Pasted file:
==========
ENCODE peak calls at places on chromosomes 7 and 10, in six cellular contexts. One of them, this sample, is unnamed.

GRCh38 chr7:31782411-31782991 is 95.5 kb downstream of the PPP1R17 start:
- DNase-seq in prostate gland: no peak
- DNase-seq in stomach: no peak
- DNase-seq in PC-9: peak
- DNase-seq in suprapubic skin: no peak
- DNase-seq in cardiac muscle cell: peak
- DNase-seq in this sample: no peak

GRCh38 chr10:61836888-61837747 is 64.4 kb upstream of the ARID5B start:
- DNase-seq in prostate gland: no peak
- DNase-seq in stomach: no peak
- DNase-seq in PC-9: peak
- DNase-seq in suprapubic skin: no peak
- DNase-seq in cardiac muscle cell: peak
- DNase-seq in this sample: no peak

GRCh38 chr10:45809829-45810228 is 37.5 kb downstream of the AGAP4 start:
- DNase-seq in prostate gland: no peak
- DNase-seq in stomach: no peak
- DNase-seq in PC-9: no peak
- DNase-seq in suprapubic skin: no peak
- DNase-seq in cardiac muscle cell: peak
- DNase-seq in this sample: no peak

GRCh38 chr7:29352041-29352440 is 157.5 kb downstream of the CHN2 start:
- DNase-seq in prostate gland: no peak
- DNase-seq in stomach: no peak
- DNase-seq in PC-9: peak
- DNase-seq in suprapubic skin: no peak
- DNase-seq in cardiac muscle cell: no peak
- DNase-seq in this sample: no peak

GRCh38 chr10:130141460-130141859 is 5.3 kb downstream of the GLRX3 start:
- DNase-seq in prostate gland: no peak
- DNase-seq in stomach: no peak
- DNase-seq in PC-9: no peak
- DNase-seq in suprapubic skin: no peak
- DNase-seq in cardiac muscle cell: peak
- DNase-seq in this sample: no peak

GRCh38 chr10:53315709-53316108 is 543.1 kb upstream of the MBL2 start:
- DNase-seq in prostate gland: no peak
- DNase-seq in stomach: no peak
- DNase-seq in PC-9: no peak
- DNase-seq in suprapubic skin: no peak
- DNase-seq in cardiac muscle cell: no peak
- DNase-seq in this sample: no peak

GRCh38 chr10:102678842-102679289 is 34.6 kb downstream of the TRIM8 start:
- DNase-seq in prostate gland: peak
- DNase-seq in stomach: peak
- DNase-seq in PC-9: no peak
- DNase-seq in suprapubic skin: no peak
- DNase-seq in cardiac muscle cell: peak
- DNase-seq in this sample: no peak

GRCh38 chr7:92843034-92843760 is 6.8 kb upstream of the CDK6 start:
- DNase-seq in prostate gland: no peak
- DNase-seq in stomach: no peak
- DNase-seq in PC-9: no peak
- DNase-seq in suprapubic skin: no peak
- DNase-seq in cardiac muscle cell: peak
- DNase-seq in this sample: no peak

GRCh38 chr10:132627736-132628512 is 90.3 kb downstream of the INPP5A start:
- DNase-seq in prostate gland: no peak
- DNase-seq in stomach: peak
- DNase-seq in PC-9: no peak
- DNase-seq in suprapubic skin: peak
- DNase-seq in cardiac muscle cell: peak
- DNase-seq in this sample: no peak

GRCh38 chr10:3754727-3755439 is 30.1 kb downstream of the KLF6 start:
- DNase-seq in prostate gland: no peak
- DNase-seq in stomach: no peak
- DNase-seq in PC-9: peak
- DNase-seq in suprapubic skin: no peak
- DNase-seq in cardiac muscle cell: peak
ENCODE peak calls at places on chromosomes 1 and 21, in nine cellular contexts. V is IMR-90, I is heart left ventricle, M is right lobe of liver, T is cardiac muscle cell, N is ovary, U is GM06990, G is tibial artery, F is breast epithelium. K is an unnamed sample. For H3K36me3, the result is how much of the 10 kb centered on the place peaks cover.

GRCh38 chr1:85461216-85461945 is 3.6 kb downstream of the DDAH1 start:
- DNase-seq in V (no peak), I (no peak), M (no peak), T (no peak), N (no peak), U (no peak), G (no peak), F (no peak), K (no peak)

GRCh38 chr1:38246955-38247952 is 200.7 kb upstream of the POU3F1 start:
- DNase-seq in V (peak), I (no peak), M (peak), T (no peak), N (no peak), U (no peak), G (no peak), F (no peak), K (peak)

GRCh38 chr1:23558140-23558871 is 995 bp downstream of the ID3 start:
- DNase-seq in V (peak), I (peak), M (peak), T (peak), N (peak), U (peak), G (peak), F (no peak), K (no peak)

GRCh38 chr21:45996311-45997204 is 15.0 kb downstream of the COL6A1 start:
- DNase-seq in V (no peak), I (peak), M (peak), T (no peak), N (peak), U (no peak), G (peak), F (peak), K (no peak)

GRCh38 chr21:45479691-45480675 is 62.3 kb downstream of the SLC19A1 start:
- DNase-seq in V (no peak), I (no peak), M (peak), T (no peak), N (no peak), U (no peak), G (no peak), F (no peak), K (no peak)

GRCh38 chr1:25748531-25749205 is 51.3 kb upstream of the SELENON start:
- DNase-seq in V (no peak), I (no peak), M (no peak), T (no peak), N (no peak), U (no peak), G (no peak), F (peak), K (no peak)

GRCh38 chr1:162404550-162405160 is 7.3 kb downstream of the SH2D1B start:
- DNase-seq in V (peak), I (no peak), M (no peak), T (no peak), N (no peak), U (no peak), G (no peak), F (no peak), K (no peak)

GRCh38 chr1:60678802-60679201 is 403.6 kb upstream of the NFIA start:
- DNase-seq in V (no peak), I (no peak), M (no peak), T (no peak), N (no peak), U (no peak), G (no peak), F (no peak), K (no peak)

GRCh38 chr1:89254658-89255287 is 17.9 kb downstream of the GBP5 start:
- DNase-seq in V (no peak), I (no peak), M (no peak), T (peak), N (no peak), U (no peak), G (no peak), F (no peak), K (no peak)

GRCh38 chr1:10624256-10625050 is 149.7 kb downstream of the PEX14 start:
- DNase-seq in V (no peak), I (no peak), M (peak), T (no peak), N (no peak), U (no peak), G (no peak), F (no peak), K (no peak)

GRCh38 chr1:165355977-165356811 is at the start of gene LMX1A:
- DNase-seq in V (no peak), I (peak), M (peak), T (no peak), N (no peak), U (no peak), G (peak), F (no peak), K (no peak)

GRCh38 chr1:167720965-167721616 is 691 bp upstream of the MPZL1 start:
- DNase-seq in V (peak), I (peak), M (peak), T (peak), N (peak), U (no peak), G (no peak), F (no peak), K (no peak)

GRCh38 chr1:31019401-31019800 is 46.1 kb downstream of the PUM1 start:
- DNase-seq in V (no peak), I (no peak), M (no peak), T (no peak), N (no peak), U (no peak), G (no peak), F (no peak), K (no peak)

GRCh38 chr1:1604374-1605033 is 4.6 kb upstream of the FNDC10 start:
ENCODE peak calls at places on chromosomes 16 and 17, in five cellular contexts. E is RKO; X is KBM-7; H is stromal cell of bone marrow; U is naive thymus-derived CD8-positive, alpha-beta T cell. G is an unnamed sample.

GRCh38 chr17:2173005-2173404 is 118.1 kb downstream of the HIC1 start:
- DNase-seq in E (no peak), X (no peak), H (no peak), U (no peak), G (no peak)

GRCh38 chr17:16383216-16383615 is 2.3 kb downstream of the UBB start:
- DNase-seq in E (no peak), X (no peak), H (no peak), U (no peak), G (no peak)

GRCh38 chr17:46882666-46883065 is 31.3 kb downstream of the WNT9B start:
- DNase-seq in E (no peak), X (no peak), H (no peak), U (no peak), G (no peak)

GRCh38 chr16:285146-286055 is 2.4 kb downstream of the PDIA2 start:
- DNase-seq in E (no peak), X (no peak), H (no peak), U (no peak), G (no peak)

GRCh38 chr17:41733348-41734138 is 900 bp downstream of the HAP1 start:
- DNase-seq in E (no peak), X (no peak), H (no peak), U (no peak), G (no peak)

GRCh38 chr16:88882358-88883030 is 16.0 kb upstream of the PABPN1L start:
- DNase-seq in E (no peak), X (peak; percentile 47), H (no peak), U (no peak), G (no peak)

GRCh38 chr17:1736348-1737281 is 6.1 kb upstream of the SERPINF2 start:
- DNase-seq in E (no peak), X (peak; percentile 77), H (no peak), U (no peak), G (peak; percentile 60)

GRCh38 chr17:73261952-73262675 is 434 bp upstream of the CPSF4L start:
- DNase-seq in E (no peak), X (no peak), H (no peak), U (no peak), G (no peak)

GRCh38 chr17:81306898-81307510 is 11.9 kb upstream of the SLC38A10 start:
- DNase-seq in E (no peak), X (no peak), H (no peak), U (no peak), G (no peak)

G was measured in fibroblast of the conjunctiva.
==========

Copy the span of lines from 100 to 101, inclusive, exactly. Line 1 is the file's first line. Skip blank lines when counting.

GRCh38 chr17:2173005-2173404 is 118.1 kb downstream of the HIC1 start:
- DNase-seq in E (no peak), X (no peak), H (no peak), U (no peak), G (no peak)